Your Child’s Brain on $150,000 a Year

By Christina Elston

Children's Health - brains and income

Children’s Hospital Los Angeles researchers participated in a study that found the brains of children growing up in poverty were smaller than those of wealthier kids.

We know that lots of things shape children’s brains – reading to them, letting them play outdoors, teaching them to play music. Now a new study, the largest of its kind to date, has found a relationship between family income and children’s brain structure.

Looking at the brains of more than 1,000 typically developing kids ages 3 to 20, researchers found that the brains of those growing up in households with an income of $25,000 a year or less were six percent smaller than the brains of kids in households earning $150,000 a year or more.

Neuroscientist Elizabeth Sowell, Ph.D., who participated in the study, explains that connections within the brain are reinforced through “insulation” that makes them quicker and more efficient, and that this insulation takes up space, causing the brain to expand.

Children's health - Elizabeth Sowell

Neuroscientist Elizabeth Sowell, Ph.D., directs the Developmental Cognitive Nueroimaging Laboratory at Children’s Hospital Los Angeles. She participated in new research that shows family income is related to brain structure in children. PHOTO COURTESY CHILDREN’S HOSPITAL LOS ANGELES

It is likely the enriched surroundings of higher-income children that accounts for the boost in brain growth. “The brain decides what to wire up based on experiences in the environment,” says Sowell, who is director of the Developmental Cognitive Neuroimaging Laboratory at Children’s Hospital Los Angeles, which participated in the study along with Columbia University Medical Center. Expanded brain area also seemed to translate into skills, especially in the areas of language and problem-solving.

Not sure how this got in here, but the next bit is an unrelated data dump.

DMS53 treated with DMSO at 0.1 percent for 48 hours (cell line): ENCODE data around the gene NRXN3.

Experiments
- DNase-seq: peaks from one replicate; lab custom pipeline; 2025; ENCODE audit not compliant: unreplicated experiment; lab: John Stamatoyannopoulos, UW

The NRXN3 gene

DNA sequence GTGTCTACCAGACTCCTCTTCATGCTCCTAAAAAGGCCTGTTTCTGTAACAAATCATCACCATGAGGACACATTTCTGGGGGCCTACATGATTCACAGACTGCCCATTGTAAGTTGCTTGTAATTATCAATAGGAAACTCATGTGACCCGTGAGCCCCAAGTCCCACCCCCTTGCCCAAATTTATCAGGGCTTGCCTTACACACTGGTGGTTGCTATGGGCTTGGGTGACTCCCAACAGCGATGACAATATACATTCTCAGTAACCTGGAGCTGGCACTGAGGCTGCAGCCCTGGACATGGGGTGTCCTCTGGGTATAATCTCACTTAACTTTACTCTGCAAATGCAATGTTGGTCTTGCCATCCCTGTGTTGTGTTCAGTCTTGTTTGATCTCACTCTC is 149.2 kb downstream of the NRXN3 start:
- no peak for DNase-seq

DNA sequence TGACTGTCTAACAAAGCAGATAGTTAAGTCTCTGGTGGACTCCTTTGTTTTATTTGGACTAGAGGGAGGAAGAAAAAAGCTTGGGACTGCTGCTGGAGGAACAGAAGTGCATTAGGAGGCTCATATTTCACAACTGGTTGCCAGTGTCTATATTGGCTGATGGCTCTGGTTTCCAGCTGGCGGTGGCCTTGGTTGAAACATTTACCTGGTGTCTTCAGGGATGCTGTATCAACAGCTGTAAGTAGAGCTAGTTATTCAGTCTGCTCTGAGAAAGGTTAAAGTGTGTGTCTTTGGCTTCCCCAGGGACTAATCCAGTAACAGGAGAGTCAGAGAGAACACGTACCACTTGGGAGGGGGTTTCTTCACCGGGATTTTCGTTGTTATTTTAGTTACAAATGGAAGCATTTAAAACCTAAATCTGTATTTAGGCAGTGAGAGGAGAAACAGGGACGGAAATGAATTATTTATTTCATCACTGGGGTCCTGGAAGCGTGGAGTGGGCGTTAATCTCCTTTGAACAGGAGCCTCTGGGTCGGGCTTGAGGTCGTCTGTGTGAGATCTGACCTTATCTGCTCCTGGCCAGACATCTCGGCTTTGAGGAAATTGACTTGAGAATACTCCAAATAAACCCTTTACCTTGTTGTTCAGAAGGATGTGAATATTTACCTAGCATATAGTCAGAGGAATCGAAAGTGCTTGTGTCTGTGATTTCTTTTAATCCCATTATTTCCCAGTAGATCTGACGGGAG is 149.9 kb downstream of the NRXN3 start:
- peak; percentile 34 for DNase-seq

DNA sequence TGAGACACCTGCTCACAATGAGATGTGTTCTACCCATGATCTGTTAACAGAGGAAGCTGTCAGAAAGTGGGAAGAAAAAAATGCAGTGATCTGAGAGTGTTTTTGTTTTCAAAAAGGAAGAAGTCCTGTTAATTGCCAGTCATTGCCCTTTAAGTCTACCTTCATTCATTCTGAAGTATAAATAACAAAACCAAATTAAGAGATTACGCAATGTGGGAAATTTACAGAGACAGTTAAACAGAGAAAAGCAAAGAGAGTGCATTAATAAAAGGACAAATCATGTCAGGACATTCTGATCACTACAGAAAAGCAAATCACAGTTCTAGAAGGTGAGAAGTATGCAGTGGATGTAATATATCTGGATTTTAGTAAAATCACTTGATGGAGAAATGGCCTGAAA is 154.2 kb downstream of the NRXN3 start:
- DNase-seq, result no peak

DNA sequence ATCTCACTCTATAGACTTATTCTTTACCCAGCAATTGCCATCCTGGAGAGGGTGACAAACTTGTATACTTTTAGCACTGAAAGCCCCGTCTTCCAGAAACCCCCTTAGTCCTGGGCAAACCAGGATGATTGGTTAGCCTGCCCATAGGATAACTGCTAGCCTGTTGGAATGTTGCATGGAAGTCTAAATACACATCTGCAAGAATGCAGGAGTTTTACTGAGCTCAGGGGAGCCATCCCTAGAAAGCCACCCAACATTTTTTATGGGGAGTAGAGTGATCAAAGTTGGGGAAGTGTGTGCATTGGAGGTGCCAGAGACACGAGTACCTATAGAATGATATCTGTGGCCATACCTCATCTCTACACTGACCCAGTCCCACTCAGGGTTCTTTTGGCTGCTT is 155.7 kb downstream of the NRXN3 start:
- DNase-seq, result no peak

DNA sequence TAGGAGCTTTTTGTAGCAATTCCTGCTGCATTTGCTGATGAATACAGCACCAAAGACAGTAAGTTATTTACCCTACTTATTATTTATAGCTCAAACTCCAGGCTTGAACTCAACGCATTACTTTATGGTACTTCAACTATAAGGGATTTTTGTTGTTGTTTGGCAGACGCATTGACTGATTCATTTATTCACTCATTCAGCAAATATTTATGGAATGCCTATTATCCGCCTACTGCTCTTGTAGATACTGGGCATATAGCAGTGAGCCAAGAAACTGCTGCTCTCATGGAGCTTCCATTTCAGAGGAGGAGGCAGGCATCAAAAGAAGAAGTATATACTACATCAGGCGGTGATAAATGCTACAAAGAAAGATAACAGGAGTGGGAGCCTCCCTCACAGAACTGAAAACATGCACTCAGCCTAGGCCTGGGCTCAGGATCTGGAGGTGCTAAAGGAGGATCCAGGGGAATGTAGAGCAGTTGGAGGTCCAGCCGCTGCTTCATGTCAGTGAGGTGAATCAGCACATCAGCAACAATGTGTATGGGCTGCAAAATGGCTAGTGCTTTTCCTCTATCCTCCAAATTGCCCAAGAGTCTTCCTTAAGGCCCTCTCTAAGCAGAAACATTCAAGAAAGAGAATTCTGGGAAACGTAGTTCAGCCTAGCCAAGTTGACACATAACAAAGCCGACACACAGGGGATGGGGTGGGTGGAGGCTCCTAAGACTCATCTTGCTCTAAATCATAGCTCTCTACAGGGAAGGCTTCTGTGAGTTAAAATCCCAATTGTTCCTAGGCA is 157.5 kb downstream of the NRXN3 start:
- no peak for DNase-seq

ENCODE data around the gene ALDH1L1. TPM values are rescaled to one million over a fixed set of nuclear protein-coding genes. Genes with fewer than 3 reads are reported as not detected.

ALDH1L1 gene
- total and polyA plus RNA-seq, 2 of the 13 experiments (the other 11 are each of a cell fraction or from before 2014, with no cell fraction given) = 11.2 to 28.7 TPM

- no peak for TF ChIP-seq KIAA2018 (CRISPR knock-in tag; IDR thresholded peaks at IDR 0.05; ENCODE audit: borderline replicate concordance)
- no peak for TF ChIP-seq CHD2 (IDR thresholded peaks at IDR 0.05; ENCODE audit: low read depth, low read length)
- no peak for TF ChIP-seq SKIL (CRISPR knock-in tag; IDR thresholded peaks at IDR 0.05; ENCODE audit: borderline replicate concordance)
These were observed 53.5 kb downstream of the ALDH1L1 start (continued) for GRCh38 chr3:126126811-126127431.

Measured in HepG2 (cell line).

But perhaps the most important point in the study, published in the online edition of the journal Nature Neuroscience in March, was that this money-brain relationship didn’t always hold true. “We have some of our poorest children in our sample whose brains look much like the wealthiest,” says Sowell, and the reverse is also true. And figuring out why could help experts bridge this income gap.

“We did not measure what sorts of experiences these kids are actually having,” Sowell says. Researchers in this study didn’t ask about nutrition or extracurricular activities or books in the home, but strongly suspect that those are the kinds of things that more-advantaged children have access to. Money can buy a home away from air pollution, with outdoor space for kids to play. It can get kids into better schools. “We are definitely going to delve deeper into the things that we think money can buy in the research going forward,” says Sowell.

One bright note in the study was that for the lowest-income families, small differences in income were linked with large differences in brain development. This means that small income improvements could lead to big environmental changes – and big boosts in kids’ brains.

Sowell also points out that a child’s brain development continues well past adolescence, so there’s time for experts to figure all of this out. “It’s not done at 3, it’s not done at 5, it’s not done at 12,” she says. “It keeps happening. It’s dramatic.”

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